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That Time Colonel Sanders Tried to Kill the Competition by Literally Trying to Murder the Manager of the Competition

Born September 9, 1890 in Henryville, Indiana, Harland Sanders’ wasn’t exactly born with a silver spoon. His father passed away when he was six and his mother had to work several jobs to make ends meet. Because of this, he was tasked with looking after his two younger siblings and taking care of the home, which is where his passion and skill at cooking first began.

From here, needing to help provide for the family, he entered the workforce at the age of ten as a farmhand making two dollars (about $60 today) per month. At 15, he was working on a streetcar, taking fares and making change. When he was 16, he went looking for adventure and forged documents saying he was of age to enter the Army. He ultimately served for three months in Cuba before being honorably discharged.

After this, he made his way to Alabama and over the next twenty plus years worked at variety of jobs including railroad worker, insurance salesmen, country lawyer, Ohio River steamboat ferry operator, a tire salesman, fireman, and secretary to the Chamber of Commerce in Columbus, Indiana. At the end of this, for six years he was the operator of a gas station- his longest tenured job- before it was closed due to the Great Depression…

And so it was that in 1930, at the age of 40, broke, and having already failed several times in the workforce, he made his way to Corbin, Kentucky where the Shell Oil Company agreed to allow him and his family to live at a recently built gas station if he would help run it.

This brings us to the story of the hour- that time the Colonel got in a gun fight with a rival gas station worker resulting in the death of one of those involved.

So what happened? It all started with an advertising sign.

You see, the manager at the neighboring Standard Oil gas station, Matt Stewart, decided one day to paint over a nearby Shell advertising sign. This resulted in Sanders re-painting the sign… only to see Stewart paint over it again- this time in plain site of Sanders and two Shell district managers who were meeting with the Colonel at the time.

It was on.

As anyone would do upon witnessing such a dastardly deed, the trio grabbed their guns and headed out to confront Stewart.

A heated argument ensued with guns on both sides being pulled and the whole thing devolving into a firefight in which Sanders successfully shot Stewart, but not before one of the Shell managers, Robert Gibson, was himself shot and killed.

Luckily for Sanders and all of us who enjoy KFC, however, as Stewart had shot at the trio first, Sanders would get off scot-free. It was self-defense, you see… Despite, you know, the trio being the ones to approach the lone Stewart packing their guns.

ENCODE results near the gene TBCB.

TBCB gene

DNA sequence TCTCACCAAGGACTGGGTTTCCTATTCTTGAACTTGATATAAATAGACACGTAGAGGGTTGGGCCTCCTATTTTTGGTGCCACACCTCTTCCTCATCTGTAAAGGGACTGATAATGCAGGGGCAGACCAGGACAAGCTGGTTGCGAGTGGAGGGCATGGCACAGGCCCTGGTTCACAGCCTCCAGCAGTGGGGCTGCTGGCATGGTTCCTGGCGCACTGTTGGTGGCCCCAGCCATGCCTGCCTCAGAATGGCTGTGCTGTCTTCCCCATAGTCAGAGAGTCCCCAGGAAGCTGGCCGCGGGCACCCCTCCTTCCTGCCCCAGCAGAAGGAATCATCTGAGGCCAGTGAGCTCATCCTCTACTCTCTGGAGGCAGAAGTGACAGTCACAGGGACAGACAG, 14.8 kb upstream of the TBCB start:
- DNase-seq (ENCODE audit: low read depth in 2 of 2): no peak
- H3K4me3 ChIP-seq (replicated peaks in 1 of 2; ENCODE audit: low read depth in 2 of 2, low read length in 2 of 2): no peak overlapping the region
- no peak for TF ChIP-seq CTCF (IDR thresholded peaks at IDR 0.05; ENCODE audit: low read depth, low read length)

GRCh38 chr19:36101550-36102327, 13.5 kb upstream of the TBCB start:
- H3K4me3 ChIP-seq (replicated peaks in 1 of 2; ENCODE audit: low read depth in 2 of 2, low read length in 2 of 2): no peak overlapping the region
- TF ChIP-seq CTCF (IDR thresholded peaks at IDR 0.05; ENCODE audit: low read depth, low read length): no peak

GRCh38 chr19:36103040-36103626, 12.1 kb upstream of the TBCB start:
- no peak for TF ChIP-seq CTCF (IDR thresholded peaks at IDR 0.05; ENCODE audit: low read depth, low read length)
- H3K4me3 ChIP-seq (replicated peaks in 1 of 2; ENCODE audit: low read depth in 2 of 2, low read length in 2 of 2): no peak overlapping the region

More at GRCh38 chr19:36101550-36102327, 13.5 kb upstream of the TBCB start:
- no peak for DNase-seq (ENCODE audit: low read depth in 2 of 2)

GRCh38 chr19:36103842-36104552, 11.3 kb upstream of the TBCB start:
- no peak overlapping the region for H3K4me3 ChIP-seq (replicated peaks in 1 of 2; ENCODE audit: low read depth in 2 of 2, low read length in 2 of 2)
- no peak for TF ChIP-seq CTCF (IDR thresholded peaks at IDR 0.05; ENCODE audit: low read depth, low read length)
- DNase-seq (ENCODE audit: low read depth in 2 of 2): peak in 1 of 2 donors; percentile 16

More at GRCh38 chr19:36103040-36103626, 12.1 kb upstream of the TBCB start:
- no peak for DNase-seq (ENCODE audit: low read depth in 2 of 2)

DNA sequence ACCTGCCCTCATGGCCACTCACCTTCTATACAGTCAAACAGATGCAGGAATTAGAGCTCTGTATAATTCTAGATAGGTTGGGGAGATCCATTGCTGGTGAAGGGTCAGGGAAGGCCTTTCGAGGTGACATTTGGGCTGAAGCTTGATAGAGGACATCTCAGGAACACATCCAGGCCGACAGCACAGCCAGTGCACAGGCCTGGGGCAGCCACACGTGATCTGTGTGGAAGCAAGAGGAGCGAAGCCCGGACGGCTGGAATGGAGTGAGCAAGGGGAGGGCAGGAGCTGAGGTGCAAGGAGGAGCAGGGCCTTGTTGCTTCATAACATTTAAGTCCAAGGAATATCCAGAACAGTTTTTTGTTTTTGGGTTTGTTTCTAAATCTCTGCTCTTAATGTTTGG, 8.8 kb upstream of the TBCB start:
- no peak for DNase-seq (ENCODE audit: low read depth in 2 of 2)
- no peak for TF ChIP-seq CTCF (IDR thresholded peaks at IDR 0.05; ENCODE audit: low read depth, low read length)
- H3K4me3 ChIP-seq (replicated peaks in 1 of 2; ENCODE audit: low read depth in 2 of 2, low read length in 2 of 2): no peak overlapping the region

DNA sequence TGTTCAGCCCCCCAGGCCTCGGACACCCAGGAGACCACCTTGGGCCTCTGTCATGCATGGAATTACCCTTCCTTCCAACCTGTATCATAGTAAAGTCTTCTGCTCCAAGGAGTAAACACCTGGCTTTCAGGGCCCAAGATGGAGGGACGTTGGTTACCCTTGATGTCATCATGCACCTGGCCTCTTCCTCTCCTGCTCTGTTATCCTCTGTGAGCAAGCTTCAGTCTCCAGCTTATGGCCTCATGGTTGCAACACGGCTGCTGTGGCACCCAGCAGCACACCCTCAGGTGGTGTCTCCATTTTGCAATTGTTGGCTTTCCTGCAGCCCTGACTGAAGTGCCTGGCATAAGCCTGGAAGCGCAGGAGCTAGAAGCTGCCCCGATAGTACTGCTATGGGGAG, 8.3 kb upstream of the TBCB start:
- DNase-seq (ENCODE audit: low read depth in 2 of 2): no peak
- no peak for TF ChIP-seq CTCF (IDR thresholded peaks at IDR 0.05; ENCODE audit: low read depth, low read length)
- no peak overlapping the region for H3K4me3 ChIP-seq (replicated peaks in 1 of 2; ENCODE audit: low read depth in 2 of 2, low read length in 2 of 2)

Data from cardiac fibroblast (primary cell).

And so it was that Stewart went to jail for murdering Gibson. His sentence was 18 years, but he died two years in, killed by a deputy sheriff, with rumors swirling that the sheriff had been paid by Gibson’s family to off Stewart, though the sheriff wasn’t charged with any crime here.

Moving back to the gas station, from here, Sanders ultimately got the bright idea of feeding the many motorists who would stop for gas and ask for recommendations on a good place to eat nearby.  He started by serving them in his own dining room, but then expanded to opening a cafe. With this going well, he bought out the motel across the street and turned it into a 142-seat restaurant.

By 1935 business was booming and the governor of Kentucky, Ruby Laffon, officially bestowed Harland Sanders the title of “Colonel” “in recognition of his contributions to the state’s cuisine.” He would be commonly called “Colonel Sanders” from that point forward.

If you’re wondering, the honor of Kentucky Colonel began in 1813 and it started as a military role. After the War of 1812, Charles S. Todd was named a Kentucky Colonel so he would continue serve as a military liaison for the governor. By the late 19th century, it was more of a symbolic honor given to those chosen to “stand guard” at state functions and social events.  And if you’re further wondering why “colonel” is pronounced “kernel”, well, you’re going to have to wait for the Bonus Facts later because right now we’re going back to the story of the most famous Kentucky Colonel.